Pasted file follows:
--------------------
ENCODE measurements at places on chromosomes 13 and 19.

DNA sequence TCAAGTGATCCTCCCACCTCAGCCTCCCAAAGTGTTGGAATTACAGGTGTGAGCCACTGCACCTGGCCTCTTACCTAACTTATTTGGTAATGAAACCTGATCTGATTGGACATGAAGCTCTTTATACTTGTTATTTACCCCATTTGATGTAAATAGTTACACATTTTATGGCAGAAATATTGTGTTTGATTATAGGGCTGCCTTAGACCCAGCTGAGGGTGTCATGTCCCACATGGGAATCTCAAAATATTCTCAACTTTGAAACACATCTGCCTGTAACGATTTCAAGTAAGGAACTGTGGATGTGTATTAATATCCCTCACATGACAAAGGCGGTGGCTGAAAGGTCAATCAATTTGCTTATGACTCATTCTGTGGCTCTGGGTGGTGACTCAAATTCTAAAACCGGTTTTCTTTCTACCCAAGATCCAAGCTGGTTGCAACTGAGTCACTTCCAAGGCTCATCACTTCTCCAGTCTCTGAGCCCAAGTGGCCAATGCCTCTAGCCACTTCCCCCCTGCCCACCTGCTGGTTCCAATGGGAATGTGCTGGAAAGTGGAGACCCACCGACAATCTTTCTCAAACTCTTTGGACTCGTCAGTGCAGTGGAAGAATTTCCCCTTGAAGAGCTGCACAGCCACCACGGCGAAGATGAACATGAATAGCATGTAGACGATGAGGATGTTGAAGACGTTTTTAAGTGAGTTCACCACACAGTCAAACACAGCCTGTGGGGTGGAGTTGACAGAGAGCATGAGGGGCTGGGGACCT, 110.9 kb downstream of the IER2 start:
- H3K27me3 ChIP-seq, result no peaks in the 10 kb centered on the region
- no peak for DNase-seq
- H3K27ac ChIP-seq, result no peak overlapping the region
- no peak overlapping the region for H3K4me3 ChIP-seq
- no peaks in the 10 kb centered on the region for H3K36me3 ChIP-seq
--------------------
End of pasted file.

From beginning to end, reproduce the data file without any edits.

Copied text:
ENCODE measurements at places on chromosomes 13 and 19.

DNA sequence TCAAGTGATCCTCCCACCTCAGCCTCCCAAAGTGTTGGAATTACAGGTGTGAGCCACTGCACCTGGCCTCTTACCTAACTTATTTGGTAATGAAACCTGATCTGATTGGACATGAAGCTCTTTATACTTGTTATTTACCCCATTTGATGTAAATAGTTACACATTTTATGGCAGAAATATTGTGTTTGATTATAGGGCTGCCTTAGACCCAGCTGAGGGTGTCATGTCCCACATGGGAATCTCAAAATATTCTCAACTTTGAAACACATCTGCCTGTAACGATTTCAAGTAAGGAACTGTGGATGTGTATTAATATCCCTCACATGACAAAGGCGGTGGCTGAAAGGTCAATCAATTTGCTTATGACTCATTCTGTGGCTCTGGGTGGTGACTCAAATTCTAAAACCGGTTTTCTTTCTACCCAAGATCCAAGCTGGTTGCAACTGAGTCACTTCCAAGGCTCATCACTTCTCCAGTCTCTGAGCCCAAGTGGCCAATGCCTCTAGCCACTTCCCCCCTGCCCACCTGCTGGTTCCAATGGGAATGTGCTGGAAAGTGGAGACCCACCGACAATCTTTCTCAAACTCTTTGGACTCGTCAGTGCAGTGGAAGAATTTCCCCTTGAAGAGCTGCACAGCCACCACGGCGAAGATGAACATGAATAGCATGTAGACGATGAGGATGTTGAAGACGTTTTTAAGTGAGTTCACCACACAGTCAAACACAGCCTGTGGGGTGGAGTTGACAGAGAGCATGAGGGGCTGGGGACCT, 110.9 kb downstream of the IER2 start:
- H3K27me3 ChIP-seq, result no peaks in the 10 kb centered on the region
- no peak for DNase-seq
- H3K27ac ChIP-seq, result no peak overlapping the region
- no peak overlapping the region for H3K4me3 ChIP-seq
- no peaks in the 10 kb centered on the region for H3K36me3 ChIP-seq